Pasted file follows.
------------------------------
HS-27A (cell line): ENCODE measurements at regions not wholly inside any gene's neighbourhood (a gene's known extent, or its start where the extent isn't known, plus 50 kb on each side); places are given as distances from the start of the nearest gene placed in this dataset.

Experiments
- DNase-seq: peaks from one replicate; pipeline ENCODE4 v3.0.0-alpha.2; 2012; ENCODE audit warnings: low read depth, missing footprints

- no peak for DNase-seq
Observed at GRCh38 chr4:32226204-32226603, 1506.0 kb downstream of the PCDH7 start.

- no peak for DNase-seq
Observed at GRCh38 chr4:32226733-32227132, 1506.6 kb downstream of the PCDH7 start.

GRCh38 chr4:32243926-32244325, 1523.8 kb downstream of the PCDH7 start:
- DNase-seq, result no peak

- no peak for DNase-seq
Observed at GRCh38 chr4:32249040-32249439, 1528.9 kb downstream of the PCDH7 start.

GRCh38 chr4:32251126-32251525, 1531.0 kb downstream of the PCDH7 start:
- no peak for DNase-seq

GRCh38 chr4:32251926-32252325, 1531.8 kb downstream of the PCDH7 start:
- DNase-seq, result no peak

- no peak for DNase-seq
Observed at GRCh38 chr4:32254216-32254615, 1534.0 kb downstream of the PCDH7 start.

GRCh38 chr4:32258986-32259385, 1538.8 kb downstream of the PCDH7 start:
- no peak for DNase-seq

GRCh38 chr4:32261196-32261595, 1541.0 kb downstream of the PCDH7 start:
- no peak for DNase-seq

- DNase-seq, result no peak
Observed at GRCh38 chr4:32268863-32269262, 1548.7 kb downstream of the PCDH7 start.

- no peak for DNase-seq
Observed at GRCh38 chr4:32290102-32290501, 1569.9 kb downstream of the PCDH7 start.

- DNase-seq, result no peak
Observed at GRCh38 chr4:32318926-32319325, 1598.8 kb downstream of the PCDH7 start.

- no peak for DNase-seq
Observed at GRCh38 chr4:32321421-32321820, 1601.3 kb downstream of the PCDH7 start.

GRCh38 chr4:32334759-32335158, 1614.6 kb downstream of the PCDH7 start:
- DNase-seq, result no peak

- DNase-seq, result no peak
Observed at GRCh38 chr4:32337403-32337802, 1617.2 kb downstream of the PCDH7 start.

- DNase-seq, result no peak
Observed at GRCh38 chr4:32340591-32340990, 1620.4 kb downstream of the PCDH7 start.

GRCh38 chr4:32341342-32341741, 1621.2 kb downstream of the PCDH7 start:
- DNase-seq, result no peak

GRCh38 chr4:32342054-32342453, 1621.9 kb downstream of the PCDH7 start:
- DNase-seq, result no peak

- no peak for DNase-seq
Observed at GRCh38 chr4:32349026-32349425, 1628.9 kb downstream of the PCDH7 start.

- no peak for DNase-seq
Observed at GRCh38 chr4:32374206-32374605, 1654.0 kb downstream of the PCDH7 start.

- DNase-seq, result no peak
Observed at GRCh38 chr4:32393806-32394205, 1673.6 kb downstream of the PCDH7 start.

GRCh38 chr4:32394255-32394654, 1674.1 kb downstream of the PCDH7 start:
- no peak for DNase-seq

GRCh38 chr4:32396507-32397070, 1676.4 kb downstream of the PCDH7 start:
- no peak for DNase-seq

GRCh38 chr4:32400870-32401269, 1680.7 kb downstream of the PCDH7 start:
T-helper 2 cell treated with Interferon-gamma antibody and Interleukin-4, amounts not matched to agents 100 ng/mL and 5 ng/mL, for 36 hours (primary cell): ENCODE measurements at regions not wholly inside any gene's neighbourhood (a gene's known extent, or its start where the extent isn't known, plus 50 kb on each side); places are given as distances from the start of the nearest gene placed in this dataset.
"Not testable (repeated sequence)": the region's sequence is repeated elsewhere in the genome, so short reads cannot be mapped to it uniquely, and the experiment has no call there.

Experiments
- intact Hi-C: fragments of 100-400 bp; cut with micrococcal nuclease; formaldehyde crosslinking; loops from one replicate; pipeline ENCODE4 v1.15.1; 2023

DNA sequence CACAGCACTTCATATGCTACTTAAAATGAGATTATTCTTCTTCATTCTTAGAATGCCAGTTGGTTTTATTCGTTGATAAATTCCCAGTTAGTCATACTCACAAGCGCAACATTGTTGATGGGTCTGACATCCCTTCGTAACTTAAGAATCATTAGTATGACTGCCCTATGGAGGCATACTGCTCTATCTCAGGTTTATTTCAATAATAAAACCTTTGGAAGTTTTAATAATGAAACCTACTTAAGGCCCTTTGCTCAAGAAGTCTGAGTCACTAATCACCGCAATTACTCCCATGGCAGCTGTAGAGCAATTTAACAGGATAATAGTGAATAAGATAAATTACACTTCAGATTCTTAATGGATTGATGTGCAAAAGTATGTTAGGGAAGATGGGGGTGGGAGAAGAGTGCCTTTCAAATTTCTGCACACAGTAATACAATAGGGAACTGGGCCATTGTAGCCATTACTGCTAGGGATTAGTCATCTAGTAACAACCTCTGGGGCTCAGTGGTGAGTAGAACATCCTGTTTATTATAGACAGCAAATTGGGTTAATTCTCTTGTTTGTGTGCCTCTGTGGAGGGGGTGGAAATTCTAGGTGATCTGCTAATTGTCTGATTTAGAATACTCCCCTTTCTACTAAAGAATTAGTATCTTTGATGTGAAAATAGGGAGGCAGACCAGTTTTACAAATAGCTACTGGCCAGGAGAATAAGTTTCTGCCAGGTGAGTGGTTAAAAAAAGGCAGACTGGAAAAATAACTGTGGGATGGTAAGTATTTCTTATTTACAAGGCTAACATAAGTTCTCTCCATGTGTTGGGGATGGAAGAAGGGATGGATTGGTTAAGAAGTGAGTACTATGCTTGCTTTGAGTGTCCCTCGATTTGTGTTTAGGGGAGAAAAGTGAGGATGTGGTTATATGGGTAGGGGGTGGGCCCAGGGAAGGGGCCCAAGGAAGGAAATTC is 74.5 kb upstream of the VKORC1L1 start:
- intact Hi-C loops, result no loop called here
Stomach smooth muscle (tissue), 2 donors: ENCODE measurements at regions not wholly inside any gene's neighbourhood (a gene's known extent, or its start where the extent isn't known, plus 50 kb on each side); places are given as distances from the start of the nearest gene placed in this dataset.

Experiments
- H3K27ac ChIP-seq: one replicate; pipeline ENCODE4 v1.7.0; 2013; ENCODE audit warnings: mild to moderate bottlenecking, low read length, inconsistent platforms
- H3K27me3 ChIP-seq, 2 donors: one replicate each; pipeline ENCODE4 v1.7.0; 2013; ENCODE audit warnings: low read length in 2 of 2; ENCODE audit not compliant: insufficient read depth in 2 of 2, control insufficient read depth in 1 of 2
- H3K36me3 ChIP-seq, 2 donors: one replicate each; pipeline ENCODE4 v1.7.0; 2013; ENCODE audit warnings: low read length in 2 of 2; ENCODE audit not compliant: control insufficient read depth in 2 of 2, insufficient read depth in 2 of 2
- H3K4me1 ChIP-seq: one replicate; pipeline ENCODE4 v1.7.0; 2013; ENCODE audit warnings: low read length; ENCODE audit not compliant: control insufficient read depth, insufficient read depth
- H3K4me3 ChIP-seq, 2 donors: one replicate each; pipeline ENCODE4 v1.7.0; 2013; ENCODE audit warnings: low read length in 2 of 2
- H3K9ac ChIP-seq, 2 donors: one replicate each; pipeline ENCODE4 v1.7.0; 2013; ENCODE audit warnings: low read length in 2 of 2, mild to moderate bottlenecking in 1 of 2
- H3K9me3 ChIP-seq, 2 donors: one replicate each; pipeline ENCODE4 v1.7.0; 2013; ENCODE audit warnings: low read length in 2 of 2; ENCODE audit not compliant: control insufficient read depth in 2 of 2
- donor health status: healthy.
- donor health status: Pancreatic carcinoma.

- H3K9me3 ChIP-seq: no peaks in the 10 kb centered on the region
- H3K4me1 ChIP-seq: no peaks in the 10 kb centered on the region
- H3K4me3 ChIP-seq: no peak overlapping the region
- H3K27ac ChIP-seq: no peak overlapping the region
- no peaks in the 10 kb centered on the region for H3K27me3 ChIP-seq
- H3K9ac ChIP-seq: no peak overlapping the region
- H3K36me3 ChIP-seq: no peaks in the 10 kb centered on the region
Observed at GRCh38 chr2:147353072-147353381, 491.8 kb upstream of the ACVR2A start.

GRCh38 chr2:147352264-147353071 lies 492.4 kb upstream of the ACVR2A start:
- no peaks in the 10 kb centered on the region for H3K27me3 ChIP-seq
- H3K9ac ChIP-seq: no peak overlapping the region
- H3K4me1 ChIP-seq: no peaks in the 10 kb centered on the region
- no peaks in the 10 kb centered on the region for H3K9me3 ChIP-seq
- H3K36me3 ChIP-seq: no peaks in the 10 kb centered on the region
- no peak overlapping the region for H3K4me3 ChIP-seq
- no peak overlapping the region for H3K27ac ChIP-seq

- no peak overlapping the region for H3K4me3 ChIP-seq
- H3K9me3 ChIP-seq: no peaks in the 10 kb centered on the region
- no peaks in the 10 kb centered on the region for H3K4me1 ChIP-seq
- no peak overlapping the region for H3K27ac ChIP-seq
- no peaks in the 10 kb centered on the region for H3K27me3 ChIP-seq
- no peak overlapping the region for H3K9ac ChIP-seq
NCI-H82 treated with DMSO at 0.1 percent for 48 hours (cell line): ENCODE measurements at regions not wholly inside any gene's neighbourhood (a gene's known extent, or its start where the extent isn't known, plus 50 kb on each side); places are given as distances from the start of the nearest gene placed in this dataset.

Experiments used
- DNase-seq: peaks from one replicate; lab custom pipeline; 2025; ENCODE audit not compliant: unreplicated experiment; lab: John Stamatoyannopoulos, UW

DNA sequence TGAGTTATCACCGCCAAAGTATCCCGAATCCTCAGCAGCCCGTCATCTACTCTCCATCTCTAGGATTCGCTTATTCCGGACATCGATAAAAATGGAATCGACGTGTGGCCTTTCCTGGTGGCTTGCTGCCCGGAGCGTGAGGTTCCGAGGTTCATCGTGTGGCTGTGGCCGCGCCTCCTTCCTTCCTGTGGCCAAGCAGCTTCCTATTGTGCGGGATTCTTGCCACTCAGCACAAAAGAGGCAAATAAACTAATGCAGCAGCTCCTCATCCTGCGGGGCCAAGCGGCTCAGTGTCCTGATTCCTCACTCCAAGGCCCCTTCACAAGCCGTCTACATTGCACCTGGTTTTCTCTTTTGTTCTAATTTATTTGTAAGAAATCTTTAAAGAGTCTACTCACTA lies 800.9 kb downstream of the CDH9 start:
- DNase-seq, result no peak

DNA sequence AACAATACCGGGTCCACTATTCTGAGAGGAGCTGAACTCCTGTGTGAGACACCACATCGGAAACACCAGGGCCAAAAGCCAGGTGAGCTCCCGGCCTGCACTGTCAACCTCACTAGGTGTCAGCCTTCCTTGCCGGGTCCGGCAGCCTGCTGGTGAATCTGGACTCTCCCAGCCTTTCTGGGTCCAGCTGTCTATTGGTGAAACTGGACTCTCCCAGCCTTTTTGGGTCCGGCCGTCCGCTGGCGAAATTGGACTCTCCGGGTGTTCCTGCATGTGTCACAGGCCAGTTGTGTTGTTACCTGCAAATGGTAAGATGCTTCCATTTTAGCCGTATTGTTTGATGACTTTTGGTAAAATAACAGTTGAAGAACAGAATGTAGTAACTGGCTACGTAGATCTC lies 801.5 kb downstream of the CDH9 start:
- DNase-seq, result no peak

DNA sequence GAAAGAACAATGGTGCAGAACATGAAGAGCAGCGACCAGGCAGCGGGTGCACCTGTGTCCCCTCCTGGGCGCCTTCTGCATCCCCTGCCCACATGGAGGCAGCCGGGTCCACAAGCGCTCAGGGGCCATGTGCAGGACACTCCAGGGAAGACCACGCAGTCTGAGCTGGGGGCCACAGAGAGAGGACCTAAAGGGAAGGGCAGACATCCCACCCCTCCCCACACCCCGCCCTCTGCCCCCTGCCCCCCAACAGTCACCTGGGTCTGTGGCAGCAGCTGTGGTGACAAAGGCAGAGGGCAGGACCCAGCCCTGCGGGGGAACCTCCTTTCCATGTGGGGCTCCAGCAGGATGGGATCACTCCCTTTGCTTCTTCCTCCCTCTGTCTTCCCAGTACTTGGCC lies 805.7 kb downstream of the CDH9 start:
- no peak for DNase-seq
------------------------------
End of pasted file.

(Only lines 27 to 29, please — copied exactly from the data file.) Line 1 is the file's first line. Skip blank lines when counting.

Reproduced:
Observed at GRCh38 chr4:32318926-32319325, 1598.8 kb downstream of the PCDH7 start.

- no peak for DNase-seq
Observed at GRCh38 chr4:32321421-32321820, 1601.3 kb downstream of the PCDH7 start.